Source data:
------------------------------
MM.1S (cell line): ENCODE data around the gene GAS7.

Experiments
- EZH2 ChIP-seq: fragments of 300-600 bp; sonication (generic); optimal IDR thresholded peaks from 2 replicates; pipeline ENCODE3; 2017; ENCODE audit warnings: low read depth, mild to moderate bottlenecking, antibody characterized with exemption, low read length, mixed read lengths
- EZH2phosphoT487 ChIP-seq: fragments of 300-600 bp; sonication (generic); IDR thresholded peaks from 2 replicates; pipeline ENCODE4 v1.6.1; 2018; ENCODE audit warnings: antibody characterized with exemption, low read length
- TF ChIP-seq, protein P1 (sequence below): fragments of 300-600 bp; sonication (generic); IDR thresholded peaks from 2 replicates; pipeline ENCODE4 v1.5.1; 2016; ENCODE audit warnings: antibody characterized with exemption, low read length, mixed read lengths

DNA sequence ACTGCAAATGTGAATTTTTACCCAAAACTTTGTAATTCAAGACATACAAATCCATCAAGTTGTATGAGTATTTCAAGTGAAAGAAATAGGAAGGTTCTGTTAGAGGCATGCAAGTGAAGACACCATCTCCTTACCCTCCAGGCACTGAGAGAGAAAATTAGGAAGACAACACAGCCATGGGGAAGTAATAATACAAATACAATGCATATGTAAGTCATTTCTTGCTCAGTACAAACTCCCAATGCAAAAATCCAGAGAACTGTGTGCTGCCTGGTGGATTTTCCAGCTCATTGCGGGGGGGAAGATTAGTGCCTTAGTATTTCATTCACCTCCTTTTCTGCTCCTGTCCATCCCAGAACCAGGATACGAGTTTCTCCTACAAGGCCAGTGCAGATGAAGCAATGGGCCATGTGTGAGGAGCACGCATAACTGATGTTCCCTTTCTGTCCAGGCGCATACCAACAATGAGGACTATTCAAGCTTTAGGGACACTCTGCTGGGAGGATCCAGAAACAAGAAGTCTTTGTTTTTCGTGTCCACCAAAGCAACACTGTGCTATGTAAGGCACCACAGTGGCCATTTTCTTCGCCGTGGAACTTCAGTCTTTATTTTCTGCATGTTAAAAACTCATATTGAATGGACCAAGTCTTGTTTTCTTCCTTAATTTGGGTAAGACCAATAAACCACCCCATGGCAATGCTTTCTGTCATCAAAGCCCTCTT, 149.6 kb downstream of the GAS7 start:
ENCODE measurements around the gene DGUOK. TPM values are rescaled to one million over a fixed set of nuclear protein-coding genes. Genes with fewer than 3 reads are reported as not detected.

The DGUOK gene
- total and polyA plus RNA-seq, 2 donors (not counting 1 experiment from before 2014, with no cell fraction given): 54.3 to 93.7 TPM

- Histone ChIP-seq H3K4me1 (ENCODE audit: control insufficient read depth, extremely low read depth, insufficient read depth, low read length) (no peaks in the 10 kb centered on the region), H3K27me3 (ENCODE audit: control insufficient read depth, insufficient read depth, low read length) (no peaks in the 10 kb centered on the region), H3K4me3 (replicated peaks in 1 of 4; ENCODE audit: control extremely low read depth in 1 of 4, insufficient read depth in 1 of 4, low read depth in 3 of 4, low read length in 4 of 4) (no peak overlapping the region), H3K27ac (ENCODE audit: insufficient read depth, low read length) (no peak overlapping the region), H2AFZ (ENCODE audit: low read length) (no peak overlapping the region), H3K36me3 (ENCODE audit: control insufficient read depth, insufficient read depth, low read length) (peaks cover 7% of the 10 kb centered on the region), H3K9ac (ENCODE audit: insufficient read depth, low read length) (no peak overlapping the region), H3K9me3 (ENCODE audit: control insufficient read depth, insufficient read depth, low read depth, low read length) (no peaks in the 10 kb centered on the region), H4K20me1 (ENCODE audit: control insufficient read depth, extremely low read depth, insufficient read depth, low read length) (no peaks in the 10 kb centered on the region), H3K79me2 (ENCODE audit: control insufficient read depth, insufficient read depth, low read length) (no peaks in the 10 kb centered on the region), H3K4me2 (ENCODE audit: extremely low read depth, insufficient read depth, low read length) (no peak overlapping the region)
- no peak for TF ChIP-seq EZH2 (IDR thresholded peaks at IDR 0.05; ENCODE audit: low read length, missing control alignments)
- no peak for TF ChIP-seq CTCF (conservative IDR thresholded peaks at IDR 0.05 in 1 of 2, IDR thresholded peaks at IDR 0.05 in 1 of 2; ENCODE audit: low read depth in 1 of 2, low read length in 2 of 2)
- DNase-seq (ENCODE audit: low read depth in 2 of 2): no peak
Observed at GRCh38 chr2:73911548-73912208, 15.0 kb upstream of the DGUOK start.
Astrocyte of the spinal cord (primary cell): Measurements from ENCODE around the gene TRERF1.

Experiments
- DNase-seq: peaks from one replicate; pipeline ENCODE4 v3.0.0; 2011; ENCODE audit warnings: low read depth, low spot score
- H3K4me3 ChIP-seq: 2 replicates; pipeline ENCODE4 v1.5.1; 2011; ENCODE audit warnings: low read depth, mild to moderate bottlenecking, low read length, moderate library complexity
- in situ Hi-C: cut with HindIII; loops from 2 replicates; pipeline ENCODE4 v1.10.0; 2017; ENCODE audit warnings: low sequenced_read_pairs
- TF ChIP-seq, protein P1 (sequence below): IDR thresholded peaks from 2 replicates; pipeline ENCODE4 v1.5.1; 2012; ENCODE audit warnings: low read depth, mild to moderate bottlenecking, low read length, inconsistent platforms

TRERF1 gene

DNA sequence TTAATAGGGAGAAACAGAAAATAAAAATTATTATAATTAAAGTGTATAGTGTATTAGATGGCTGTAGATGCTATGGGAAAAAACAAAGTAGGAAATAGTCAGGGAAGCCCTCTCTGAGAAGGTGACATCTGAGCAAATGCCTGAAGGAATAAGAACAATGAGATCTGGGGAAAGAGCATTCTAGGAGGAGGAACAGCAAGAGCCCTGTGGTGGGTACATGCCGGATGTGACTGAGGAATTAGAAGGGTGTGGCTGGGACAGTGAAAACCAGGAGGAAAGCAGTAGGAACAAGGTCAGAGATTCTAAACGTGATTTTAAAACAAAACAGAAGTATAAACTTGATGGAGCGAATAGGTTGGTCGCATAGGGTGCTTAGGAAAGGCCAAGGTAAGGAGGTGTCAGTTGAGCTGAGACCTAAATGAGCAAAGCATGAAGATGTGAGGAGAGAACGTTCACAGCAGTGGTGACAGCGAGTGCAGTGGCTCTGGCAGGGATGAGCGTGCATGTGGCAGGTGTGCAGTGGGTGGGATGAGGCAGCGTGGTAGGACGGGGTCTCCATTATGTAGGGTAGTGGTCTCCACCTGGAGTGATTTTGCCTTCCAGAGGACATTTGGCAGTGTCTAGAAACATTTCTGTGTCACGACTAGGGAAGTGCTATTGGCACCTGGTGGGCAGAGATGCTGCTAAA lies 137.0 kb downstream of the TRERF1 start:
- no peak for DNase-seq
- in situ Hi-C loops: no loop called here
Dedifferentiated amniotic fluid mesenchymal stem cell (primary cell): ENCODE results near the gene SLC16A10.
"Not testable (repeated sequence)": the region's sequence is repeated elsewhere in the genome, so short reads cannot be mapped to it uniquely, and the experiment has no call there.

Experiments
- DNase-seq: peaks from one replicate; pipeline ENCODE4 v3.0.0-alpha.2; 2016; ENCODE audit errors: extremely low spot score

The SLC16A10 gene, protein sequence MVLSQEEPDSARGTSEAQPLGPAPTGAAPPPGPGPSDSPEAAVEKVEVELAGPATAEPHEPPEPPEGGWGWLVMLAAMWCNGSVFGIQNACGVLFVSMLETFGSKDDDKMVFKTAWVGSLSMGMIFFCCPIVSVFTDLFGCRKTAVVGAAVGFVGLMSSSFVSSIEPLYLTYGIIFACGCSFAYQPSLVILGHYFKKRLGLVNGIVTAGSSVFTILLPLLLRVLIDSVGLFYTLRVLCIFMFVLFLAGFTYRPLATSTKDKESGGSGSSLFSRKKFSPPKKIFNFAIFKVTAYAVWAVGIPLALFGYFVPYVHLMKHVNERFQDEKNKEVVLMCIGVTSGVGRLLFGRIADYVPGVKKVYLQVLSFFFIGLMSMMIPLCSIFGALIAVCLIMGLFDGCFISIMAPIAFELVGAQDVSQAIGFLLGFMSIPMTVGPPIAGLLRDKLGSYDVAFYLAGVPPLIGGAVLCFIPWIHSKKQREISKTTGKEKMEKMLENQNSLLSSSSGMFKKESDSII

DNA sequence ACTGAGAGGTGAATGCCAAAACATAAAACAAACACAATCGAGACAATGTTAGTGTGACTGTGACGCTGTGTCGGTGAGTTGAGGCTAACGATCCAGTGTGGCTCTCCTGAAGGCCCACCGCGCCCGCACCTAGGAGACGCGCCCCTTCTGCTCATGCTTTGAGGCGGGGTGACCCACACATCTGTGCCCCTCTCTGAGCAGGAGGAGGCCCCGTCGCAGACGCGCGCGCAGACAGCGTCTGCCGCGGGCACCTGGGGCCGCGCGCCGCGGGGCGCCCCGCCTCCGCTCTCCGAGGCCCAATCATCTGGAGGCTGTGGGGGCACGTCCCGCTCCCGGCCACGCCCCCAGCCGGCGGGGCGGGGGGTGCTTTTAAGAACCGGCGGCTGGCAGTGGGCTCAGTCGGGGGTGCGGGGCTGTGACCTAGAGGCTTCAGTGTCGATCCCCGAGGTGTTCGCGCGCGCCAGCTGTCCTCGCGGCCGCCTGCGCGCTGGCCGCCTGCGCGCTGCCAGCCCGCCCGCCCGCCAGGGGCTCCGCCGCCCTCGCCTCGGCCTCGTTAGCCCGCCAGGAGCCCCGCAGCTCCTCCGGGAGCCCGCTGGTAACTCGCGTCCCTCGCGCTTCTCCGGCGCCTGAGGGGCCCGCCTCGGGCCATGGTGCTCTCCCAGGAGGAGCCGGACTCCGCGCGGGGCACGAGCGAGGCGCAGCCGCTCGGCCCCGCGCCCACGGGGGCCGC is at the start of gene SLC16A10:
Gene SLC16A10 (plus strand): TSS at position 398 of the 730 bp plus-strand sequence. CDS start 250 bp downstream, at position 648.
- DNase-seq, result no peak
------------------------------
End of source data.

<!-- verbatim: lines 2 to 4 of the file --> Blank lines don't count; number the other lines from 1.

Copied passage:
Experiments
- EZH2 ChIP-seq: fragments of 300-600 bp; sonication (generic); optimal IDR thresholded peaks from 2 replicates; pipeline ENCODE3; 2017; ENCODE audit warnings: low read depth, mild to moderate bottlenecking, antibody characterized with exemption, low read length, mixed read lengths
- EZH2phosphoT487 ChIP-seq: fragments of 300-600 bp; sonication (generic); IDR thresholded peaks from 2 replicates; pipeline ENCODE4 v1.6.1; 2018; ENCODE audit warnings: antibody characterized with exemption, low read length